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Obituary: John Roberts

John Anthony Roberts, architect and environmental transport consultant, born 16 July 1929, died London 3 July 1992.

JOHN ROBERTS was a pioneer in the new thinking about environmental approaches to transport. For two decades his consultancy, TEST (Transport and Environmental Studies), poured forth a string of landmark publications, challenging the prevailing orthodoxy. Roberts stamped his mark indelibly on the emerging consensus about controlling traffic and sustainable approaches to land- use planning and transport.

Roberts originally trained at Leeds School of Architecture, and worked for eight years for the London County Council (later the Greater London Council), where he was job architect for the Queen Elizabeth Hall on London's South Bank.

After lecturing at Oxford Polytechnic for three years he joined Llewelyn Davies Weeks, where his work on the impact on communities of new urban motorways first introduced him to the controversial issues of transport to which he devoted the rest of his life.

In 1972 he set up TEST, which for the next 20 years had the most prodigious output imaginable. Roberts tended to assemble teams of young professionals and researchers for projects, driving them hard and himself harder. Among his most crucial studies were: Pedestrian Precincts in Britain (1981), BR - a European railway (1984), The Company Car Factor (1984), The Accessible City - effects of traffic restraint on the environment and economy of the City of London (1985), Quality Streets (1988), Trouble in Store? - retail location trends in Britain and Germany (1989), Wrong Side of the Tracks: environmental impacts of road and rail transport (1991), and Trip Degeneration (1992).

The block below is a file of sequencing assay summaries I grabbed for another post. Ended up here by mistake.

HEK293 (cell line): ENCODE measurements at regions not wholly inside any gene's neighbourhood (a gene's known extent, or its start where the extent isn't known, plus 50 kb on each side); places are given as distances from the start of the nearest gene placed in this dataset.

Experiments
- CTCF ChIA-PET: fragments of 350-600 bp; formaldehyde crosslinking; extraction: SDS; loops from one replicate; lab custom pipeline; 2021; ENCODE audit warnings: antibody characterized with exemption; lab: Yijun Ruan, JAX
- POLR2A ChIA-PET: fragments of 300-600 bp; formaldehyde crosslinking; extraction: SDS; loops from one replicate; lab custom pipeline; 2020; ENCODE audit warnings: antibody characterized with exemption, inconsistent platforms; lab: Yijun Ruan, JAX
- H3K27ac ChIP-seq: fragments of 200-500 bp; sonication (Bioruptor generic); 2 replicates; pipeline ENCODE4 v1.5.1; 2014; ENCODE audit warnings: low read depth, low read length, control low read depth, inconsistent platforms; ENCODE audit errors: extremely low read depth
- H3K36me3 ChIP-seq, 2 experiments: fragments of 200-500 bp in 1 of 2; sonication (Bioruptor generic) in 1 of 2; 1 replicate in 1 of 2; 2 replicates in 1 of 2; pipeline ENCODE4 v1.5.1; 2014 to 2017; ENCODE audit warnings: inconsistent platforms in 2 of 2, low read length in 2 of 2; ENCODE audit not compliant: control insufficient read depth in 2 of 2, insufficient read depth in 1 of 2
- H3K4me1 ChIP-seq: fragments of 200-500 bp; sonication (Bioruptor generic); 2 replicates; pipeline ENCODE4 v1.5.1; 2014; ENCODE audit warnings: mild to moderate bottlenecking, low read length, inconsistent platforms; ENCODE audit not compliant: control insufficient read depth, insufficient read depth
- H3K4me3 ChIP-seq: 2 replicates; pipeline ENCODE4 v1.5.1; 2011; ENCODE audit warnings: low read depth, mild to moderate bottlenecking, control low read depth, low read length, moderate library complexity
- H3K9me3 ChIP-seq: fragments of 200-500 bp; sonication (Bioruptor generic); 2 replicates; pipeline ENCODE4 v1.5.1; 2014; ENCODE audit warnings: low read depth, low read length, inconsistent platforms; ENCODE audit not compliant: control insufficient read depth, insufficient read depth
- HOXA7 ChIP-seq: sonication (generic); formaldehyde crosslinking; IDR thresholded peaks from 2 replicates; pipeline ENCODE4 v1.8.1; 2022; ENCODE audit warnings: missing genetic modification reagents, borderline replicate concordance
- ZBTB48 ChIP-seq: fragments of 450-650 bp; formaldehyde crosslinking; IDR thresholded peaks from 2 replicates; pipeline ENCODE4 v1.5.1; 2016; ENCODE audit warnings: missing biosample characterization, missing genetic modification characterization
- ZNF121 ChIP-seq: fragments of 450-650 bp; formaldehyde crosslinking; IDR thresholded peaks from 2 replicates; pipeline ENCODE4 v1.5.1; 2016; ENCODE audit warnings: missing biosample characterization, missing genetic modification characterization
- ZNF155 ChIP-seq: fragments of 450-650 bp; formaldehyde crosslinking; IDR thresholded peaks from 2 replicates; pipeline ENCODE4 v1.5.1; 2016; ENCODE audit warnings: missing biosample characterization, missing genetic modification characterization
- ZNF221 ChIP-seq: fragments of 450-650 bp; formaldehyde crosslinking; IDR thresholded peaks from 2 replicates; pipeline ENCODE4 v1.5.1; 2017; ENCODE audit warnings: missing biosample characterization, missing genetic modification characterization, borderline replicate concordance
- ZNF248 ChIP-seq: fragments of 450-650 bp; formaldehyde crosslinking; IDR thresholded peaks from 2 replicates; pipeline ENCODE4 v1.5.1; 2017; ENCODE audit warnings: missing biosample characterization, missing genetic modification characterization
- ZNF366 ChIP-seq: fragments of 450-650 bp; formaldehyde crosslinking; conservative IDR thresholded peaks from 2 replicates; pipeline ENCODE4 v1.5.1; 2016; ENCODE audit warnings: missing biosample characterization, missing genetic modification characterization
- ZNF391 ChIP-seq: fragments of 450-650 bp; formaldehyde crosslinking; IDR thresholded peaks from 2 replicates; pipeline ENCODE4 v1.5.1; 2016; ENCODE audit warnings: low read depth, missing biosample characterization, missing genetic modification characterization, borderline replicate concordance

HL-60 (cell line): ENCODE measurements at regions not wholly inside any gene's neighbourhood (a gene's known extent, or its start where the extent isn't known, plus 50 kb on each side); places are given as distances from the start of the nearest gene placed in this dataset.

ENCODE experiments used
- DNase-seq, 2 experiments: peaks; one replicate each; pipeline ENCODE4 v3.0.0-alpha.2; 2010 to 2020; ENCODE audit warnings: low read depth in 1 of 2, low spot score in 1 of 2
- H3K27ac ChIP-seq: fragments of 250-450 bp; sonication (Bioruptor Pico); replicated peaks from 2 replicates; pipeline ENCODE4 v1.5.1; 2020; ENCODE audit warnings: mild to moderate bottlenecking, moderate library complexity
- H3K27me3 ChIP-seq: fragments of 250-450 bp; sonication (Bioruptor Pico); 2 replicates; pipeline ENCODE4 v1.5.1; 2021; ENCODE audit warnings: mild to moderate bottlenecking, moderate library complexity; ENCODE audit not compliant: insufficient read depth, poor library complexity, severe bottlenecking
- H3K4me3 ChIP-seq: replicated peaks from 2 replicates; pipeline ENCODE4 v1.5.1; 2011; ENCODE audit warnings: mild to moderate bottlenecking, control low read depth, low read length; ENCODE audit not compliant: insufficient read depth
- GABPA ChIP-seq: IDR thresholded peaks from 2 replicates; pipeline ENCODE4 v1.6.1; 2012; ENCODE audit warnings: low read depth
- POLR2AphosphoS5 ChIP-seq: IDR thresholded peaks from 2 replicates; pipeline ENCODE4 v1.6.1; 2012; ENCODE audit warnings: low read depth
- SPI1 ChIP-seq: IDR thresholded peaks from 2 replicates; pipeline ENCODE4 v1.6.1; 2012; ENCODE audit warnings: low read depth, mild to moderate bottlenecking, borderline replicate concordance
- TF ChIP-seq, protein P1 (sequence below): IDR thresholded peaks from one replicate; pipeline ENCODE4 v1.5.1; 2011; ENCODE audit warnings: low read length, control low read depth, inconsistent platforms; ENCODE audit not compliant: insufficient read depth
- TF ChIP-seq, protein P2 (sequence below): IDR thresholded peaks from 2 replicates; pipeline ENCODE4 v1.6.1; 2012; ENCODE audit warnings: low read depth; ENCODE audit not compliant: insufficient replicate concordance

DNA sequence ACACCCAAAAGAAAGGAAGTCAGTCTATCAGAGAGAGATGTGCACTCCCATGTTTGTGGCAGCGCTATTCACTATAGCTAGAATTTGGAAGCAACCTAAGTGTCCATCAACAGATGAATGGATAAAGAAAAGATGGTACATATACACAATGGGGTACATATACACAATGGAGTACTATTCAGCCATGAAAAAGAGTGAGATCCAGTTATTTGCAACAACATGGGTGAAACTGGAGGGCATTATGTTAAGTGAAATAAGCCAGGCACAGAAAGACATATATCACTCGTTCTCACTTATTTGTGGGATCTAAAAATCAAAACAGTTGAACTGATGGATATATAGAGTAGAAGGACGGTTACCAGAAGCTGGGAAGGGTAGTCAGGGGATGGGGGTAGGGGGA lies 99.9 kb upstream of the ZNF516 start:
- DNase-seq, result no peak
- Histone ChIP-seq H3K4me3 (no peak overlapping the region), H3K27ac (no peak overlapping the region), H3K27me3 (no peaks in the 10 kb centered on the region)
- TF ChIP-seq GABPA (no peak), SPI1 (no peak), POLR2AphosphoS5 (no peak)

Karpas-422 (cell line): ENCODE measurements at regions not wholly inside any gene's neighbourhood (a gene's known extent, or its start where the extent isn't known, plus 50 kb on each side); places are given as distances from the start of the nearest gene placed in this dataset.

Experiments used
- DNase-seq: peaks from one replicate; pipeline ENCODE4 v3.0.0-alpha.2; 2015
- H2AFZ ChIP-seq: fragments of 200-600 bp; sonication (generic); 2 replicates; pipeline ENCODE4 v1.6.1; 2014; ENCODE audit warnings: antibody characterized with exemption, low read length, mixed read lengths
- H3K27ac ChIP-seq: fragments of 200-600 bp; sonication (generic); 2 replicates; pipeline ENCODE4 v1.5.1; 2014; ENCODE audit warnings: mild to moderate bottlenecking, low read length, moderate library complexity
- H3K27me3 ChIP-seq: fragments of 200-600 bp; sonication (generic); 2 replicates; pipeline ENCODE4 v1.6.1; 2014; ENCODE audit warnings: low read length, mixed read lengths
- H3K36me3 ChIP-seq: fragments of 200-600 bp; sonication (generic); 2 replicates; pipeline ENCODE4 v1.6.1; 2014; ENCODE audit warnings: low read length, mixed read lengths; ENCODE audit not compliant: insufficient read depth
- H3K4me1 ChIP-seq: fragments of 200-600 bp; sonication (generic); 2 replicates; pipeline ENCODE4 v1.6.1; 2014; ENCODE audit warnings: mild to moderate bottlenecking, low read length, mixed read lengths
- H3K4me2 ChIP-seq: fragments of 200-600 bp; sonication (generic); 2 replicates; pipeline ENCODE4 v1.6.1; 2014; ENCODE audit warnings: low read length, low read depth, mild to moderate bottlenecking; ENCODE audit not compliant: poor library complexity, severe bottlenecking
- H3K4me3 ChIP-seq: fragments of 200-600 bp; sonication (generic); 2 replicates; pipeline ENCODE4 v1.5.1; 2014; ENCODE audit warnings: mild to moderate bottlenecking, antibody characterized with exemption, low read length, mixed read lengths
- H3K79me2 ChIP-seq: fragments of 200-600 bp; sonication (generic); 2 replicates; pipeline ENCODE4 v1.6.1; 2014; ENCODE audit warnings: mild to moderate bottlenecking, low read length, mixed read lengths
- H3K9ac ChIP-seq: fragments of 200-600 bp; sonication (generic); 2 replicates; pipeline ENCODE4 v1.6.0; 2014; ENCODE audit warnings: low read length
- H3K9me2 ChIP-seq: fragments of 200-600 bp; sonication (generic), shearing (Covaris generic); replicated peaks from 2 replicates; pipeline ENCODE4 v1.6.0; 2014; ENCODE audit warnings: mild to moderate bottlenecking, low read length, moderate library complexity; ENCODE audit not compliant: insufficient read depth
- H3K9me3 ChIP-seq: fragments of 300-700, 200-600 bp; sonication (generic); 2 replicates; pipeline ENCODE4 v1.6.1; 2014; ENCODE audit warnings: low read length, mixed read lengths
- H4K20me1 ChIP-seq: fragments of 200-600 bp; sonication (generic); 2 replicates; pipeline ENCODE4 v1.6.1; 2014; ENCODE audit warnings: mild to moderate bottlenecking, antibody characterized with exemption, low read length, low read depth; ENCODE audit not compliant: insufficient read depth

Certain beliefs underlay all of Roberts's work. He felt strongly that if society did not control traffic, traffic would control society. He was 'green' years before it was fashionable, but always in a positive way - he strove to prove his thesis that 'a good physical environment is a good economic environment', and drew heavily on progressive policies from European cities to illustrate his argument. He constantly stressed the need to reduce car dependency, promote cycling and walking, and enhance public transport. He was among the first to introduce the concept of 'traffic calming' to Britain.

Roberts travelled constantly, collecting and imparting best practice from around the world. In the midst of all his other work he found time to complete a Ph D on the conflicts between leisure, heritage and development in the US. His persuasiveness and the sheer logical appeal of his ideas unlocked funding from OECD to Friends of the Earth, from London Transport to the Rees Jeffreys Road Fund.

Despite his vast workload Roberts remained informal, good- humoured and interested in those around him. His Halloween Night parties - held to celebrate one more year's survival of TEST, as he modestly put it - were an event not to be missed. Roberts reserved his ill-humour and frustration for the roads lobby and the Department of Transport, both of whom he saw as malign and reactionary forces in British society, perpetrating a series of 'transport myths' which he took great delight in destroying, both in print and, on big occasions, in person. As a consequence his work was especially appreciated by the environmental pressure groups, whose efforts he sought to encourage.

In his later years Roberts had the satisfaction of seeing his ideas increasingly enter the mainstream of transport thinking. He led a high-powered think-tank to advise John Prescott and the Labour Party - though he said at the time he would advise anyone who asked him - and the products of this work were published earlier this year under the title of Travel Sickness.

Though his early death and the loss of his energy will be mourned by many, John Roberts leaves behind a vast body of work which will be his true legacy.

(Photograph omitted)